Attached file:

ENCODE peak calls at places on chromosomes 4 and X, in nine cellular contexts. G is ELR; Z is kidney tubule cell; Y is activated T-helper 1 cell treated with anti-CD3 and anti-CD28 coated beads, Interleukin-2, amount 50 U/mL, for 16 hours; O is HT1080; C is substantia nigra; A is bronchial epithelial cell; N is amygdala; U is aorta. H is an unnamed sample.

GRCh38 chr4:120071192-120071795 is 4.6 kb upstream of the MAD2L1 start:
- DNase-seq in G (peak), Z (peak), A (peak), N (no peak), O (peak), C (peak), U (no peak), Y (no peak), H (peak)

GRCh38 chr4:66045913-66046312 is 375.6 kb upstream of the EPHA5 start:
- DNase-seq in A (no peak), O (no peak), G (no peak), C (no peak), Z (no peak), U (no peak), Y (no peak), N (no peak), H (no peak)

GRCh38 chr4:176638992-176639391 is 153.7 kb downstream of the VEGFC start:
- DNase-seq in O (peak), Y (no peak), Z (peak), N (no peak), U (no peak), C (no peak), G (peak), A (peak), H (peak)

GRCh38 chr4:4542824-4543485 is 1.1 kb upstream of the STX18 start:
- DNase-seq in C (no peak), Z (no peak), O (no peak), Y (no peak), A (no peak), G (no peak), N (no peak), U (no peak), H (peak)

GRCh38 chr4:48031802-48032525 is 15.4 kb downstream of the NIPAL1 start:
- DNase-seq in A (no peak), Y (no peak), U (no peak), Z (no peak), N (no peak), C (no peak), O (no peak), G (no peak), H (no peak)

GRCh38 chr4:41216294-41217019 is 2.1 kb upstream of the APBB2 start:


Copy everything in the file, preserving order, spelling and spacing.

ENCODE peak calls at places on chromosomes 4 and X, in nine cellular contexts. G is ELR; Z is kidney tubule cell; Y is activated T-helper 1 cell treated with anti-CD3 and anti-CD28 coated beads, Interleukin-2, amount 50 U/mL, for 16 hours; O is HT1080; C is substantia nigra; A is bronchial epithelial cell; N is amygdala; U is aorta. H is an unnamed sample.

GRCh38 chr4:120071192-120071795 is 4.6 kb upstream of the MAD2L1 start:
- DNase-seq in G (peak), Z (peak), A (peak), N (no peak), O (peak), C (peak), U (no peak), Y (no peak), H (peak)

GRCh38 chr4:66045913-66046312 is 375.6 kb upstream of the EPHA5 start:
- DNase-seq in A (no peak), O (no peak), G (no peak), C (no peak), Z (no peak), U (no peak), Y (no peak), N (no peak), H (no peak)

GRCh38 chr4:176638992-176639391 is 153.7 kb downstream of the VEGFC start:
- DNase-seq in O (peak), Y (no peak), Z (peak), N (no peak), U (no peak), C (no peak), G (peak), A (peak), H (peak)

GRCh38 chr4:4542824-4543485 is 1.1 kb upstream of the STX18 start:
- DNase-seq in C (no peak), Z (no peak), O (no peak), Y (no peak), A (no peak), G (no peak), N (no peak), U (no peak), H (peak)

GRCh38 chr4:48031802-48032525 is 15.4 kb downstream of the NIPAL1 start:
- DNase-seq in A (no peak), Y (no peak), U (no peak), Z (no peak), N (no peak), C (no peak), O (no peak), G (no peak), H (no peak)

GRCh38 chr4:41216294-41217019 is 2.1 kb upstream of the APBB2 start: